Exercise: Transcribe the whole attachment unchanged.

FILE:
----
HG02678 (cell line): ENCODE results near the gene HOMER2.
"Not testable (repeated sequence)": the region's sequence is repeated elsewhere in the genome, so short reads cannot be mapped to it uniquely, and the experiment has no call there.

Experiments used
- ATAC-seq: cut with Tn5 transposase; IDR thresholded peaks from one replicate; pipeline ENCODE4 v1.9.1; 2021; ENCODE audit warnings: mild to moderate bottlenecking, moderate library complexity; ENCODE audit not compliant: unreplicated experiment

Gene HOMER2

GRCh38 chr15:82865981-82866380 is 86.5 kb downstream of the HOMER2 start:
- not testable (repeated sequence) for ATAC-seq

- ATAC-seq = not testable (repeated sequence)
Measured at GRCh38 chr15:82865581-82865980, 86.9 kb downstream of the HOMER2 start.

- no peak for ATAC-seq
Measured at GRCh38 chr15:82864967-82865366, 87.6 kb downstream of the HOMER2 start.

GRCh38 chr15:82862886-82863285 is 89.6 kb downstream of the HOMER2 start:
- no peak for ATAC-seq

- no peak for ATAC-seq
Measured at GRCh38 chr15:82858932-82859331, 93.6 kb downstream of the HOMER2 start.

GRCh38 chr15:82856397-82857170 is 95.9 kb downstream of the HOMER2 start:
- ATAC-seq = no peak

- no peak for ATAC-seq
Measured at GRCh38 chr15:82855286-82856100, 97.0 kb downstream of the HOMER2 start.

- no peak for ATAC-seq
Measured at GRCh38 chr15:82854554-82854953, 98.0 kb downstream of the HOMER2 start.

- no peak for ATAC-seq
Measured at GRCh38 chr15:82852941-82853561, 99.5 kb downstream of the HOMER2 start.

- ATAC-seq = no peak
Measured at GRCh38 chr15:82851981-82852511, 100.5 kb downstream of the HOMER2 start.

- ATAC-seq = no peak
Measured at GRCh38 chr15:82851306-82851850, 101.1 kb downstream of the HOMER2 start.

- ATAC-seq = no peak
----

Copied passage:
HG02678 (cell line): ENCODE results near the gene HOMER2.
"Not testable (repeated sequence)": the region's sequence is repeated elsewhere in the genome, so short reads cannot be mapped to it uniquely, and the experiment has no call there.

Experiments used
- ATAC-seq: cut with Tn5 transposase; IDR thresholded peaks from one replicate; pipeline ENCODE4 v1.9.1; 2021; ENCODE audit warnings: mild to moderate bottlenecking, moderate library complexity; ENCODE audit not compliant: unreplicated experiment

Gene HOMER2

GRCh38 chr15:82865981-82866380 is 86.5 kb downstream of the HOMER2 start:
- not testable (repeated sequence) for ATAC-seq

- ATAC-seq = not testable (repeated sequence)
Measured at GRCh38 chr15:82865581-82865980, 86.9 kb downstream of the HOMER2 start.

- no peak for ATAC-seq
Measured at GRCh38 chr15:82864967-82865366, 87.6 kb downstream of the HOMER2 start.

GRCh38 chr15:82862886-82863285 is 89.6 kb downstream of the HOMER2 start:
- no peak for ATAC-seq

- no peak for ATAC-seq
Measured at GRCh38 chr15:82858932-82859331, 93.6 kb downstream of the HOMER2 start.

GRCh38 chr15:82856397-82857170 is 95.9 kb downstream of the HOMER2 start:
- ATAC-seq = no peak

- no peak for ATAC-seq
Measured at GRCh38 chr15:82855286-82856100, 97.0 kb downstream of the HOMER2 start.

- no peak for ATAC-seq
Measured at GRCh38 chr15:82854554-82854953, 98.0 kb downstream of the HOMER2 start.

- no peak for ATAC-seq
Measured at GRCh38 chr15:82852941-82853561, 99.5 kb downstream of the HOMER2 start.

- ATAC-seq = no peak
Measured at GRCh38 chr15:82851981-82852511, 100.5 kb downstream of the HOMER2 start.

- ATAC-seq = no peak
Measured at GRCh38 chr15:82851306-82851850, 101.1 kb downstream of the HOMER2 start.

- ATAC-seq = no peak